Other governments have been more hesitant, especially elsewhere in the European Union, where critics have highlighted the slow implementation of the Sulphur Directive5 and lack of guidance from some Member States as detrimental to the smooth adoption of the lower sulphur limits. Under the Sulphur Directive, individual Member States have the discretion to implement penalties that they deem appropriate for non-compliance. The European Shippers Council has highlighted the significant disparity that has resulted in the states’ approaches, where the maximum penalty for non-compliance in, for example, Germany is US$7,000 whilst in neighbouring Poland, it is US$62,000. In the UK, the maximum fine is expected to be equivalent to US$83,000.6

Absent individual countries’ efforts, the Paris MoU on Port State Control signatory states – including the members bordering the European ECAs – have received guidance on enforcement. Port states will, as part of their initial inspection, examine bunker delivery notes and written records on board vessels transiting ECAs for the use of compliant fuel oil.

Specific guidance has focussed on how port states will deal with one of the likely main defences to prosecution under the new sulphur limits, namely the inability to bunker with the correct fuel before entering an ECA (reg 18 Marpol Annex VI). The master of a vessel found to be non-compliant will be obliged to show he exercised “best endeavours” in attempting to bunker low-sulphur fuel prior to entering the ECA but that, for example, none was available on the proposed voyage of the vessel. Most importantly, vessels will not be required to deviate from or unnecessarily delay their intended voyages in order to obtain compliant bunkers.7 No guidance, however, has yet been issued by the Paris MoU on the inspection of scrubbers.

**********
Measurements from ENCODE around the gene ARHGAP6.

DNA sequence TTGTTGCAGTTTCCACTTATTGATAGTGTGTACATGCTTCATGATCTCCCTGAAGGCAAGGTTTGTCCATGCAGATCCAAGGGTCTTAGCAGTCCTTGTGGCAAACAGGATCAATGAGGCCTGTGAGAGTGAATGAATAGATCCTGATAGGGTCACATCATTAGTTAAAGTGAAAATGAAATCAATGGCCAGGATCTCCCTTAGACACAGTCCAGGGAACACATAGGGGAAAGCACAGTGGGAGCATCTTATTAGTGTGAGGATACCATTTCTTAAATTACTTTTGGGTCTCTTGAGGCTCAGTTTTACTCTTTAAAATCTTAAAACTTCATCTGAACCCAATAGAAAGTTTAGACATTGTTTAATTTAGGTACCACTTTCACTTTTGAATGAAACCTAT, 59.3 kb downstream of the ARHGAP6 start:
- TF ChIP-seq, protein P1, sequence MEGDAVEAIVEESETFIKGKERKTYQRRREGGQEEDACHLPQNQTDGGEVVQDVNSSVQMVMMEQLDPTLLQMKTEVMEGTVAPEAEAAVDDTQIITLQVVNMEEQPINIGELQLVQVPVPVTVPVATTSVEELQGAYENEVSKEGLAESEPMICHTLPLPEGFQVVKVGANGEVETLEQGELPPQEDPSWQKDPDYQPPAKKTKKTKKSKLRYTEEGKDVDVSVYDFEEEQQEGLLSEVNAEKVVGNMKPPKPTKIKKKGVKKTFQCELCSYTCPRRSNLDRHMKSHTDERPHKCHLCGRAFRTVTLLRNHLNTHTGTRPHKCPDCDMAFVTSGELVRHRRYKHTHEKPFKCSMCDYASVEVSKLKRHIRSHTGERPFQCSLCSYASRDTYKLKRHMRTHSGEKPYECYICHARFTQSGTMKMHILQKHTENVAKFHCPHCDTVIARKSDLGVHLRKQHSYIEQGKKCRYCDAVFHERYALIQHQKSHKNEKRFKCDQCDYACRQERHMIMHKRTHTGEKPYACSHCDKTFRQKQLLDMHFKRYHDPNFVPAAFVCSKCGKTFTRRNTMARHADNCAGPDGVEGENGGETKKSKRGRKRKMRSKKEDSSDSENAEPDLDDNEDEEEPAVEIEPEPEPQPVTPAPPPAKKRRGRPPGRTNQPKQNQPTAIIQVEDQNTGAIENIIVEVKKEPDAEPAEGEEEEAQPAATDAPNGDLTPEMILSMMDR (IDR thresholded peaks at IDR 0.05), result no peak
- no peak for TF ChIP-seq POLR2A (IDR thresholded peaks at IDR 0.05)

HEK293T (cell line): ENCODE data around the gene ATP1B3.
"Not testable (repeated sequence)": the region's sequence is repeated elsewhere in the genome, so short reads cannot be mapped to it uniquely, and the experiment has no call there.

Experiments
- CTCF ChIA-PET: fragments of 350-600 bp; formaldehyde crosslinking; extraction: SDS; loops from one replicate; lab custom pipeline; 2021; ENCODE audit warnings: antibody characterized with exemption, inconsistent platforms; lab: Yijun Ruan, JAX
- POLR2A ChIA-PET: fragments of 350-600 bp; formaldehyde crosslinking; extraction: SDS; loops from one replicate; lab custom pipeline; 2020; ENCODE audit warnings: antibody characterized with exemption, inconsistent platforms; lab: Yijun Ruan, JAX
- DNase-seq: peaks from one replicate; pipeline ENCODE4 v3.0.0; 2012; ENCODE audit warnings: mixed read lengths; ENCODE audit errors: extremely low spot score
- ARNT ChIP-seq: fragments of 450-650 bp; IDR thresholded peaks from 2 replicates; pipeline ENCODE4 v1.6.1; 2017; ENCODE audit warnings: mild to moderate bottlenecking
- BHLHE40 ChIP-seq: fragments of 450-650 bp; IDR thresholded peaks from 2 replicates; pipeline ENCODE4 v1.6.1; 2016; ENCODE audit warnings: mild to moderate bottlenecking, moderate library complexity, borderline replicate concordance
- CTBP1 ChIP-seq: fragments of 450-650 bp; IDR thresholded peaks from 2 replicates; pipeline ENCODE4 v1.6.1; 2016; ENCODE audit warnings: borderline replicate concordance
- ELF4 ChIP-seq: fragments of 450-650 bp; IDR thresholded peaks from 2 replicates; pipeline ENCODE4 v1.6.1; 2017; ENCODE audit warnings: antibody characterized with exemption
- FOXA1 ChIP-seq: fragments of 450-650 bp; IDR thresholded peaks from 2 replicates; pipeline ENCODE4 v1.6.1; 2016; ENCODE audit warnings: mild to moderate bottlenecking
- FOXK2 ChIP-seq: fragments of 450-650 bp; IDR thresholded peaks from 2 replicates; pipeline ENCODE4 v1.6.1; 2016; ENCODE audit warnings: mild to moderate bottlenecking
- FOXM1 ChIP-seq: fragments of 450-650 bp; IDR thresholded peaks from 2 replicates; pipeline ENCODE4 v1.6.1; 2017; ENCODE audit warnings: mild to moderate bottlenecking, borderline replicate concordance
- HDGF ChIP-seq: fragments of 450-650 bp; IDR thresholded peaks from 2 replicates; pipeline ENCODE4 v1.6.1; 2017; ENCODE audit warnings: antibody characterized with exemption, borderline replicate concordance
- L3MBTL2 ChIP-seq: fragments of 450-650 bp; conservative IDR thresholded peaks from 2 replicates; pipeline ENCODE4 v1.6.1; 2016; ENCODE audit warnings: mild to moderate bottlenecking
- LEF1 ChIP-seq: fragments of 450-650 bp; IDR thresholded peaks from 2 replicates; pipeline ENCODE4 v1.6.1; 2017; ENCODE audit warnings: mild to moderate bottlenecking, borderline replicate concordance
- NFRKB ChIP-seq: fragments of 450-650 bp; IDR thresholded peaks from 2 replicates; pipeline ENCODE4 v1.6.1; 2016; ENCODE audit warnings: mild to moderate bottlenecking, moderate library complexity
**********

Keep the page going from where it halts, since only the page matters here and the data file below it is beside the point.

In light of the current uncertainty at governmental level, some operators have taken a proactive approach calling for strong enforcement of the Sulphur emissions limits. It remains to be seen how effective and active such organisations will be in the coming months as well as what, if any, response there is to these demands from EU governments.

We will continue to monitor the enforcement of the new Sulphur emissions limits and provide updates on developments.


  1. For example, by using approved emission abatement technology such as scrubbers (reg 4 MARPOL Annex VI), or by demonstrating that a vessel was unable to procure compliant bunkers before entering the ECA (reg 18 MARPOL Annex VI).
  2. ‘Emissions Control’, November 2014 : Issue 214, IHS Maritime Technology.
  3. ‘Maersk Line leads ECA compliance with boxship yard tender’, 7 November 2014, TradeWinds News.
  5. Directive 2012/33/EU amending Council Directive 1999/32/EC.
  6. Merchant Shipping (Prevention of Air Pollution from Ships) Regulations 2008/2924 as amended
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John Court
Global Director of Information Technology